The Wednesday Market Minute
- Global stocks mixed as data shows moderating growth linked to Delta variant spread as well as labor and raw materials shortages in key markets.
- Germany's closely-watched investor sentiment index falls notably in July, while data from the U.S. Tuesday notched sharp dip in service sector activity.
- Benchmark 10-year Treasury note yields tumble to 1.343% ahead of minutes from the Fed's June meeting, with a focus on FOMC appetite for near-term tapering.
- Samsung forecasts its strongest second quarter profit in 3 years as chip shipments offset a slump in handset sales.
- CDC data shows 157.6 million Americans have now been fully vaccinated against the coronavirus, with around 331.2 million doses administered as of Tuesday.
- U.S. equity futures suggest a firmer open on Wall Street ahead of JOLTs job openings data at 10:00 am Eastern time and Fed minutes at 2:00 PM Eastern time.
Wall Street futures traded higher Wednesday, with tech stocks set for another all-time peak, as investors prepped for the release of minutes from the last Federal Reserve rate meeting that could shed light on the central bank's near-term outlook for growth and inflation.
Risk markets took a hit Tuesday after data from the Institute for Supply Management showed a sharp downtick in service sector activity in June -- the economy's biggest growth driver -- last month, sparking a rally in Treasury bonds that pulled benchmark 10-year note yields to 1.343% in overnight trading.
With the Atlanta Fed's GDPNow forecasting tool showing a moderating rate of growth, and data from Europe suggesting raw materials and labor market shortages crimping industrial activity, investors are re-thinking the spring rotation into value stocks and using the pullback in Treasury yields to add tech names to their portfolios.
The release of minutes from the Fed's June rate-setting meeting at 2:00 PM Eastern time could add momentum to that trade, particularly if FOMC members appear happy to delay tapering the pace of bond market purchases as the economy works it way through a summer of shortages.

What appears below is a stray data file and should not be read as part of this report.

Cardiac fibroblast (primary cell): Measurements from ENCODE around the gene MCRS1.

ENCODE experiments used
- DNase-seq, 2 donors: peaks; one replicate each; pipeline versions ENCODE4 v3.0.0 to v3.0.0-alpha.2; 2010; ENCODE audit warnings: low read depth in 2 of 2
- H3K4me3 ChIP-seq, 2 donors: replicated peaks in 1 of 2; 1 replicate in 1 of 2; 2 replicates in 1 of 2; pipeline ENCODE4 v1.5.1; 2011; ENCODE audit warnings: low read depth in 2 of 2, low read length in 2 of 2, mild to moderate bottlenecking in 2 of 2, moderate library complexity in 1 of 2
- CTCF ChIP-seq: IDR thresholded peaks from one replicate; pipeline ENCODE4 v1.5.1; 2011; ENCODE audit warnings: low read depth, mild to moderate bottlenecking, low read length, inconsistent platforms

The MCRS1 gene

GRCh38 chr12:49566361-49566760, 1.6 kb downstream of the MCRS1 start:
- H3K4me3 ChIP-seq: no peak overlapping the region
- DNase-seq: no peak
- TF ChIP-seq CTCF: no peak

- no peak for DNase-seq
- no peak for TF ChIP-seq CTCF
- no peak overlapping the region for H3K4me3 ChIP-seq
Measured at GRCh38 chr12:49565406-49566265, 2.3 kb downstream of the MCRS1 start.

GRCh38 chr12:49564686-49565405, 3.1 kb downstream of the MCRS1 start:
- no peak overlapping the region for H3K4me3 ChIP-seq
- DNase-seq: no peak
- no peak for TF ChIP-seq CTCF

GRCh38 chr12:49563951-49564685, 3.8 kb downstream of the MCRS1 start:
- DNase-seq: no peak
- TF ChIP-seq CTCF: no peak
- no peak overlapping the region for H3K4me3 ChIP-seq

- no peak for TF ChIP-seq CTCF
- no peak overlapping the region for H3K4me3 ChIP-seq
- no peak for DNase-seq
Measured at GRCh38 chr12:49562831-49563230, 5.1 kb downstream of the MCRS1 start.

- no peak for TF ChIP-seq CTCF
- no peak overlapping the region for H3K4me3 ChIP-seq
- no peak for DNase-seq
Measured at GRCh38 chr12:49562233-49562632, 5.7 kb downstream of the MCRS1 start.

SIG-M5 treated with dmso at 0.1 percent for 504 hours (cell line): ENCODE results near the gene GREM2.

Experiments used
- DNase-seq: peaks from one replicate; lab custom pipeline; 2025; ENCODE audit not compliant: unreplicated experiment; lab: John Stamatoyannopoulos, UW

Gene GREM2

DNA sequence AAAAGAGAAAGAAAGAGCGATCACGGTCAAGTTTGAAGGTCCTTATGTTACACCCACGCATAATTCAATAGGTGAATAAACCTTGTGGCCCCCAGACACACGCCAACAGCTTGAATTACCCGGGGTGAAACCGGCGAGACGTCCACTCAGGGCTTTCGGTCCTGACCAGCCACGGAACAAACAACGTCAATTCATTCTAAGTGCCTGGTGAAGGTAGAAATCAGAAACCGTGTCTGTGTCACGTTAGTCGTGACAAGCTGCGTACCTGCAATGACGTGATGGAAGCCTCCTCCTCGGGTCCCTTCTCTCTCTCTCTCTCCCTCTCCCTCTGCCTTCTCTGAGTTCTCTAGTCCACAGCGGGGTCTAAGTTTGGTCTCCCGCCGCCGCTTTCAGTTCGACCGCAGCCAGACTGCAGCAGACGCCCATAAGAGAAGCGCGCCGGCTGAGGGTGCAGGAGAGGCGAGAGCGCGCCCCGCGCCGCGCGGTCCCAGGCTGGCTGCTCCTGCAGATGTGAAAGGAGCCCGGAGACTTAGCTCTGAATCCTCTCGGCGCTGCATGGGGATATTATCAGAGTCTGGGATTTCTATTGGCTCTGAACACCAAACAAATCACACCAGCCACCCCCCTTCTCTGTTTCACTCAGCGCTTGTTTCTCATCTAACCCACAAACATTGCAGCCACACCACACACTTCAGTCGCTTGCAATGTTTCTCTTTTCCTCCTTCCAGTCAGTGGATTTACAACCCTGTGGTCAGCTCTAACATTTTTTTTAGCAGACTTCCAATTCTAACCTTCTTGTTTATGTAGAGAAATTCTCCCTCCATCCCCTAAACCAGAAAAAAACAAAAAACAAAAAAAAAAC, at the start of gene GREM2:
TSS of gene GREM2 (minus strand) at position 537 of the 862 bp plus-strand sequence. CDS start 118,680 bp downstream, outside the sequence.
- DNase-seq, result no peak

In the meantime, futures contracts tied to the Dow Jones Industrial Average suggest a 38 point opening bell gain for the 30-stock index, while those linked to the S&P 500 are priced for a 7 point bump.
Futures tied to the Nasdaq, which closed a record high 14,663.64 points last night, are priced for a 70 point advance at the start of trading, fueled in part by a pre-market gain of 0.65% for Apple Inc. (AAPL) - Get Report and a 0.5% move to the upside for Microsoft (MSFT) - Get Report.
Apple's pre-market gains could be linked to Samsung Electronics, its main global rival, which forecast a 53% surge in June quarter earnings earlier this morning, its biggest gain since 2018.
Oil pushed higher again Wednesday, however, following yesterday's respite, as traders continued to price in the impact of this week's collapsed OPEC talks and the ongoing decline in domestic crude stocks, which have fallen to March 2020 lows.
WTI futures for August delivery were marked $1.05 higher from Tuesday's closing levels in New York to trade at $74.42 per barrel, while Brent contracts for September, the global benchmark, added 97 cents to trade at $75.50 per barrel.
In overseas markets, European stocks bounced back into the green Wednesday, helped by a jump in commodity and tech stocks, with the Stoxx 600 rising 0.58% in early Frankfurt trading.
Overnight in Asia, Japan's Nikkei 225 slumped 0.96% to close at 28,366.95 points as chip stocks tumbled amid growth concerns linked to the rapid surge in Delta variant coronavirus infections around the Asia region.